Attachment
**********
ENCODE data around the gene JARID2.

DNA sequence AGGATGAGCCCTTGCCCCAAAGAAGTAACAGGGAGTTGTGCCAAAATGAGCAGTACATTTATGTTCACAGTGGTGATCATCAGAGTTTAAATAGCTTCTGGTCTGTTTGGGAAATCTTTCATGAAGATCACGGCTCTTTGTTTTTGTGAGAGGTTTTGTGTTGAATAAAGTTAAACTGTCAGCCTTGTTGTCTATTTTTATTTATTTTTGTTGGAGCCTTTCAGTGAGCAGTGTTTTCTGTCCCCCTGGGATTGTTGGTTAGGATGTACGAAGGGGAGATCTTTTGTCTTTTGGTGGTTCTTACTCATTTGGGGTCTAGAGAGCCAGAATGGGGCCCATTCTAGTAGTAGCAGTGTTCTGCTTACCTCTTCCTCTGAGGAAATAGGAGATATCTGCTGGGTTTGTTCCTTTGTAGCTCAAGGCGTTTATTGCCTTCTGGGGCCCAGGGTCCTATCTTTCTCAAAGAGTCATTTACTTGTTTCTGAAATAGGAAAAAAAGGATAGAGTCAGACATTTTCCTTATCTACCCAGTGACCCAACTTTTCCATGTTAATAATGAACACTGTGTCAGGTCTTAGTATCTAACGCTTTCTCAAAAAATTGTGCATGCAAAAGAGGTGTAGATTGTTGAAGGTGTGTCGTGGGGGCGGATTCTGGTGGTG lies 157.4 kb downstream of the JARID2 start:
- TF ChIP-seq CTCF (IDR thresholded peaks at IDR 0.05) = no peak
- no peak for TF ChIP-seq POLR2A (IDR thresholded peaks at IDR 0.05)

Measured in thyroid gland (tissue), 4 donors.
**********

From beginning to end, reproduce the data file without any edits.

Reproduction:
ENCODE data around the gene JARID2.

DNA sequence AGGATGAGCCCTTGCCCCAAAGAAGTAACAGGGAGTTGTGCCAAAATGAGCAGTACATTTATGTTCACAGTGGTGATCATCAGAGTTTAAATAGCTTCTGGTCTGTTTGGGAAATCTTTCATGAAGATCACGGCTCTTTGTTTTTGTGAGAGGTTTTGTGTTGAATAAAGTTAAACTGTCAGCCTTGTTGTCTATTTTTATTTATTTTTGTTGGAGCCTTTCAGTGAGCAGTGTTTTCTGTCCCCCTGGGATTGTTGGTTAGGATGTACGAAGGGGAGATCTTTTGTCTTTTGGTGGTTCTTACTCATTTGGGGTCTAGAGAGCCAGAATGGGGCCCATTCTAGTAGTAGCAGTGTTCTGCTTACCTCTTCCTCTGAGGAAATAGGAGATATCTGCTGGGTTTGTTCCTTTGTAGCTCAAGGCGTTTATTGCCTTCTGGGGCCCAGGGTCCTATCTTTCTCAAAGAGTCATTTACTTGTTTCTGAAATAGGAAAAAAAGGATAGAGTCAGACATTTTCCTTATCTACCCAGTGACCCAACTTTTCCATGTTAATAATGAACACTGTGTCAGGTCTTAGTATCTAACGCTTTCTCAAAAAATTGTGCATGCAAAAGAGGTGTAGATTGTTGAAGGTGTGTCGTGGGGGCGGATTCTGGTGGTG lies 157.4 kb downstream of the JARID2 start:
- TF ChIP-seq CTCF (IDR thresholded peaks at IDR 0.05) = no peak
- no peak for TF ChIP-seq POLR2A (IDR thresholded peaks at IDR 0.05)

Measured in thyroid gland (tissue), 4 donors.